White Nationalist James Fields Jr, Heather Heyer's Charlottesville Assassin, Sentenced To Life In Prison

James Fields, Jr., the white supremacist who murdered Heather Heyer and injured dozens of others driving his Dodge Challenger into a crowd of peaceful demonstrators in Charlottesville on August 12, 2017 has received a life sentence in federal prison.

Prosecutors had argued that Mr. Fields’s racist, anti-Semitic beliefs motivated his decision to attend the “Unite the Right” rally in Charlottesville and use his automobile in an act of domestic terrorism. Thomas T. Cullen, the United States attorney for the Western District of Virginia, said after hearing the sentence that the case set a precedent for future instances of domestic terrorism.

Mr. Fields was one of hundreds of young white supremacists who swarmed Charlottesville in August 2017, marching with tiki torches shouting “The Jews will not replace us.”

President Trump’s subsequent assertion that bad actors on “many sides’ were to blame for the violence in Charlottesville was reviled by millions of Americans. Yet, it resonated. Trump did ultimately call Fields a ‘murderer’ and a ‘disgrace’.

The Atlantic wrote in August 2018:

A year after white nationalists in Charlottesville chanted, “You will not replace us!,” their message has been taken up and amplified by Fox News personalities. Tucker Carlson tells his audience that “Latin American countries are changing election outcomes here by forcing demographic change on this country.” Laura Ingraham says that “the America that we know and love doesn’t exist anymore” because of “massive demographic changes” as a result of “both illegal and sometimes legal immigration that progressives love.” They echo the white-nationalist claim that America is at risk because the nation is growing more diverse, an argument that treats the mere presence of nonwhite people, citizen or noncitizen, as an existential threat to the country. White nationalists like Cantwell are cheered to hear their beliefs championed on Fox. Cantwell wrote last year that Carlson “is basically telling white America to prepare for war as directly as he can get away with while remaining on Fox News.”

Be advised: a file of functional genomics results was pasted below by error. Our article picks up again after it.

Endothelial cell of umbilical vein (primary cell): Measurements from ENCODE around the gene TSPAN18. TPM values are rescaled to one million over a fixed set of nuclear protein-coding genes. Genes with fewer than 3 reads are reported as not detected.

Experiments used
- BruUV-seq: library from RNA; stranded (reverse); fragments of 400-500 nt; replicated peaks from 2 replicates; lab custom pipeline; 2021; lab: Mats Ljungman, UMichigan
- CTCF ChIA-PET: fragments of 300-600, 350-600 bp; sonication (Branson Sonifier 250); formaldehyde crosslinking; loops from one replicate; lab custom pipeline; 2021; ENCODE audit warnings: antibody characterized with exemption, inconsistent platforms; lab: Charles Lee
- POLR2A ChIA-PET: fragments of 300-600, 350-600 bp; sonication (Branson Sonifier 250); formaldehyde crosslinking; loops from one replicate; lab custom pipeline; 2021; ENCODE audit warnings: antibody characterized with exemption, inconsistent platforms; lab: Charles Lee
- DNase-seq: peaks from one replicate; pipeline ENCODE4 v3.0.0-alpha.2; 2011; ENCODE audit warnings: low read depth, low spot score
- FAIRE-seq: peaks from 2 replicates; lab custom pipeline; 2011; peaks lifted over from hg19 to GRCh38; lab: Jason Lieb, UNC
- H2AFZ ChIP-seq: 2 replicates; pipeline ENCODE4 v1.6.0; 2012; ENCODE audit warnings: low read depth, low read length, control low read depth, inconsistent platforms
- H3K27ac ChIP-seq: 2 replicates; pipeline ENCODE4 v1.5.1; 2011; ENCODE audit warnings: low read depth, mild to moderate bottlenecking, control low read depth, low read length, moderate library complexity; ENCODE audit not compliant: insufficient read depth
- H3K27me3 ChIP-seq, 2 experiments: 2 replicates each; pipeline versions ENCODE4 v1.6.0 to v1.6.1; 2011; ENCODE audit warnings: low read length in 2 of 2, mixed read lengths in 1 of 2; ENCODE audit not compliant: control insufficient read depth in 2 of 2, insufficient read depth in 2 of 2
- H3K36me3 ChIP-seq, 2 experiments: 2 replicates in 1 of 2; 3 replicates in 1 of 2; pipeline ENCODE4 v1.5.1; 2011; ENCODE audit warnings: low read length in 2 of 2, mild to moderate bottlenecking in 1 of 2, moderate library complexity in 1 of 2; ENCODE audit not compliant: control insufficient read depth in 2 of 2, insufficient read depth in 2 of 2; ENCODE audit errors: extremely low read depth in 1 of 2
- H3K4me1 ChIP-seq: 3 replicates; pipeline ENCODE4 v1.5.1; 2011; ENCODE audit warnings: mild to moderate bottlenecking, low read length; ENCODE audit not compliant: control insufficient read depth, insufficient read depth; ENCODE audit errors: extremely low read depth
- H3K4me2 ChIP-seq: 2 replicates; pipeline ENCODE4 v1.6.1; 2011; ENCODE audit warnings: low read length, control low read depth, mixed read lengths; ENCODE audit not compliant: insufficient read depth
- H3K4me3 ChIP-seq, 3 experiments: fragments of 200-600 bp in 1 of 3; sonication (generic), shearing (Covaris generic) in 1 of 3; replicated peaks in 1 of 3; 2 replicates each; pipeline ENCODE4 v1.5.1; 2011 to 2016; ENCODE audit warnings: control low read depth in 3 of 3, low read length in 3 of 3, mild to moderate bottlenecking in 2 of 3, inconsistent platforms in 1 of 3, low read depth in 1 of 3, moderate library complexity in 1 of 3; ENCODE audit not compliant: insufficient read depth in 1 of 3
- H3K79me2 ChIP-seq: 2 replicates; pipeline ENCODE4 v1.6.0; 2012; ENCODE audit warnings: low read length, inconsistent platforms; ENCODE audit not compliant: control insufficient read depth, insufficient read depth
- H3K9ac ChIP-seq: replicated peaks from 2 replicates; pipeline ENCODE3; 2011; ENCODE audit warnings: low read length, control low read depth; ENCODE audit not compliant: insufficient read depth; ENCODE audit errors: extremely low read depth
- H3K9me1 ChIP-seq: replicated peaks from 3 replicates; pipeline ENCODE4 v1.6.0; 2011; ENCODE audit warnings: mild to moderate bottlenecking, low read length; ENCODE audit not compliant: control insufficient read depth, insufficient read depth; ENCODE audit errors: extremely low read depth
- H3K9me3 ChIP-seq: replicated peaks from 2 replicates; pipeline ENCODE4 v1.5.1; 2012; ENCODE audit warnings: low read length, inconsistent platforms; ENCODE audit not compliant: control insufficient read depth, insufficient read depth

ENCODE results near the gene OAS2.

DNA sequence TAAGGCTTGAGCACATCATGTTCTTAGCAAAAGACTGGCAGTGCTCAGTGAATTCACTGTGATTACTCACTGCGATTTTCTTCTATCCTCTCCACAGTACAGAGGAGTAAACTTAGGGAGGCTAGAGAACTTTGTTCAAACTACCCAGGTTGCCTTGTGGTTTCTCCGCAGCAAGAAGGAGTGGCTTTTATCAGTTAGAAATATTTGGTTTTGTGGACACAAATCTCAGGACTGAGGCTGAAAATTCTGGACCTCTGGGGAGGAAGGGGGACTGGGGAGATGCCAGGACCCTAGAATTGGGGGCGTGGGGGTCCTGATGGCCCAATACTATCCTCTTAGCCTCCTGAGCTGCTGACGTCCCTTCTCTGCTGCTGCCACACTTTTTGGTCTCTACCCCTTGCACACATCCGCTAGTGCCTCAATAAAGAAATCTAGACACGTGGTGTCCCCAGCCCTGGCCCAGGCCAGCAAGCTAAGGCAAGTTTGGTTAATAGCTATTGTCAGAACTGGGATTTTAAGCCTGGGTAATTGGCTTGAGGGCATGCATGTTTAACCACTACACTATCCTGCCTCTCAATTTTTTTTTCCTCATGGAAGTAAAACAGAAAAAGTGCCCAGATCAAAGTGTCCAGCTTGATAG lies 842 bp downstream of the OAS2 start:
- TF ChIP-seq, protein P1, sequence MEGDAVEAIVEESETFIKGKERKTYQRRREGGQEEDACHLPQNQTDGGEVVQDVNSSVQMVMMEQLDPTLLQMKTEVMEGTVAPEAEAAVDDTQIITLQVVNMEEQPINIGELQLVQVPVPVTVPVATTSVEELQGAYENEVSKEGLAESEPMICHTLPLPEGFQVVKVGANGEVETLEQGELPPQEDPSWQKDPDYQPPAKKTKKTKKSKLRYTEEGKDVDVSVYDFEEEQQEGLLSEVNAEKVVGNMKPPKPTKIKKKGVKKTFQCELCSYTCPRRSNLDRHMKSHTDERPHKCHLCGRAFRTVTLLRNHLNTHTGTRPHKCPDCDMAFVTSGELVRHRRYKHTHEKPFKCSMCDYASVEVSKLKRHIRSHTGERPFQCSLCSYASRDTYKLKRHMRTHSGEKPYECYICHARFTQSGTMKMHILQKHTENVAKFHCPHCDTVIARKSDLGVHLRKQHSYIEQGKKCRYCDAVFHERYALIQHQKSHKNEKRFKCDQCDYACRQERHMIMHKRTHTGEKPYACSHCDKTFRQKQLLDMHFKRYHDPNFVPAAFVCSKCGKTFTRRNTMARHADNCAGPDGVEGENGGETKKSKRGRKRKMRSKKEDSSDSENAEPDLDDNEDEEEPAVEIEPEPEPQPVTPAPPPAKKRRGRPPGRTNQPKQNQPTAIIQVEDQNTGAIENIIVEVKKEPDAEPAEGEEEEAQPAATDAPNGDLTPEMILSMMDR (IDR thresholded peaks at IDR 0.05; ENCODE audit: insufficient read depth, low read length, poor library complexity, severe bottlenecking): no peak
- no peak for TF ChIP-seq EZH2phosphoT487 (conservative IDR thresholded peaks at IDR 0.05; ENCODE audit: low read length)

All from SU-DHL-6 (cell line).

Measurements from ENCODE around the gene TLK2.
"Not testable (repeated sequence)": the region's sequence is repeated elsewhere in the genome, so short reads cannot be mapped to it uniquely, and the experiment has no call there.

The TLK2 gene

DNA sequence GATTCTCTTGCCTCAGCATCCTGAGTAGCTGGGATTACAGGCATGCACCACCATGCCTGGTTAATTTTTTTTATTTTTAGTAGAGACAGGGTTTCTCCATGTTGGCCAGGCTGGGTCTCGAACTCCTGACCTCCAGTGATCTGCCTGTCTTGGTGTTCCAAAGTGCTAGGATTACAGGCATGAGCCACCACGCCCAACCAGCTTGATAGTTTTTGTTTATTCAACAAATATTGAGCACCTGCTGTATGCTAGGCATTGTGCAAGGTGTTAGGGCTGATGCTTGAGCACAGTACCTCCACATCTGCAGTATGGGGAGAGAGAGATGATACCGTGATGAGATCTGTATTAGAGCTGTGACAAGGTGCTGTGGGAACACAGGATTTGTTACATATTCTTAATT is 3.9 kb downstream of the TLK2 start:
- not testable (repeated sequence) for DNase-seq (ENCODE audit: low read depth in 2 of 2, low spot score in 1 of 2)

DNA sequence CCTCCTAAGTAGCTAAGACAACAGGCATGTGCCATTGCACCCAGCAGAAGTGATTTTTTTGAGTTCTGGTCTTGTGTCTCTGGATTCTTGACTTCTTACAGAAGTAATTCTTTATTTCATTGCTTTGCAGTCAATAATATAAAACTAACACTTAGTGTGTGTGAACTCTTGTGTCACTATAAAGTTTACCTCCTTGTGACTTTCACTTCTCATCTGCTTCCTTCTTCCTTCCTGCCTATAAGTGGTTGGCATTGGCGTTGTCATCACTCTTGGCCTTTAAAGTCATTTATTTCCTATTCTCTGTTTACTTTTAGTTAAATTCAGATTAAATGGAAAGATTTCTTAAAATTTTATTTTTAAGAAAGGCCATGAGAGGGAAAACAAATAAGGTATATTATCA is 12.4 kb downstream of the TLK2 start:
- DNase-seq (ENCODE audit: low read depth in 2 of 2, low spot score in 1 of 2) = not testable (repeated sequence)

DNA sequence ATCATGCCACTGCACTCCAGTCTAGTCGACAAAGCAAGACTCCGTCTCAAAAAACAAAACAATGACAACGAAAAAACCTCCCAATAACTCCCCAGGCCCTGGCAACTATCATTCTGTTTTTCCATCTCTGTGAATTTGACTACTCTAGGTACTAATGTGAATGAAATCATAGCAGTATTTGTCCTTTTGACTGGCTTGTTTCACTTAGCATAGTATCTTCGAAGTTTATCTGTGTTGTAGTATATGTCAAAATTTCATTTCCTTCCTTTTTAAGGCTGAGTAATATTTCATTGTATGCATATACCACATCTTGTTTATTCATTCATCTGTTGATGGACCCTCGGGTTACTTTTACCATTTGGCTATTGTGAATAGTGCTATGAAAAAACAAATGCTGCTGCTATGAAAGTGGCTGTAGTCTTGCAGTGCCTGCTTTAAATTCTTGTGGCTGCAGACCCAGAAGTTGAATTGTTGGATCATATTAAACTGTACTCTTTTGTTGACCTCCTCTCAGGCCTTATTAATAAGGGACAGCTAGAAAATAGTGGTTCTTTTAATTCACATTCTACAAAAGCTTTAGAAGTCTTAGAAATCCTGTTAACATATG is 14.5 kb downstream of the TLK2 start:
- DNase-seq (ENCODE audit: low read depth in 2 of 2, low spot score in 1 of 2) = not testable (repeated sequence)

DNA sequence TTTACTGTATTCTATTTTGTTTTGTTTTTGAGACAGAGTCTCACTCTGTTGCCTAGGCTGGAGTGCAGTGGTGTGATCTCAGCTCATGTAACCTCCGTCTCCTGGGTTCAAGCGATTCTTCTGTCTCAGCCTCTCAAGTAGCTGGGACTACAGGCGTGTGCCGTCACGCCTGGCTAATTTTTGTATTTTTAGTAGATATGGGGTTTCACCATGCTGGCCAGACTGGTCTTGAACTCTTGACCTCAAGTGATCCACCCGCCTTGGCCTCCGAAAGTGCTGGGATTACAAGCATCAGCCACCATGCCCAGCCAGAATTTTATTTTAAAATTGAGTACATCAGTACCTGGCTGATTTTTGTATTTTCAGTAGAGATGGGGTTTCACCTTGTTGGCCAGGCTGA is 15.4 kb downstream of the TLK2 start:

FOX News is stoking white panic and so is Donald Trump. a president who visibly delights in exploiting fear, aided by a right-wing media infrastructure that has come to see it as a ratings strategy. Trump is very visibly and with great advance warning, launching ICE raids on Sunday, targeting migrants across America.

“It starts on Sunday and they’re going to take people out and they’re going bring them back to their countries, or they’re going to take criminals out and put them in prison, or they put them in prison in the country they came from,” Trump told reporters outside the White House on Friday. “We’re focused on criminals as much as we can.”

James Fields, Jr. drives his Dodge Challenger into the Charlottesville crowd as it was disbanding, killing Heather Hyer and injuring many who protested against the white nationalists rally.

James Fields, Jr. drives his Dodge Challenger into the Charlottesville crowd as it was disbanding, killing Heather Hyer and injuring many who protested against the white nationalists rally.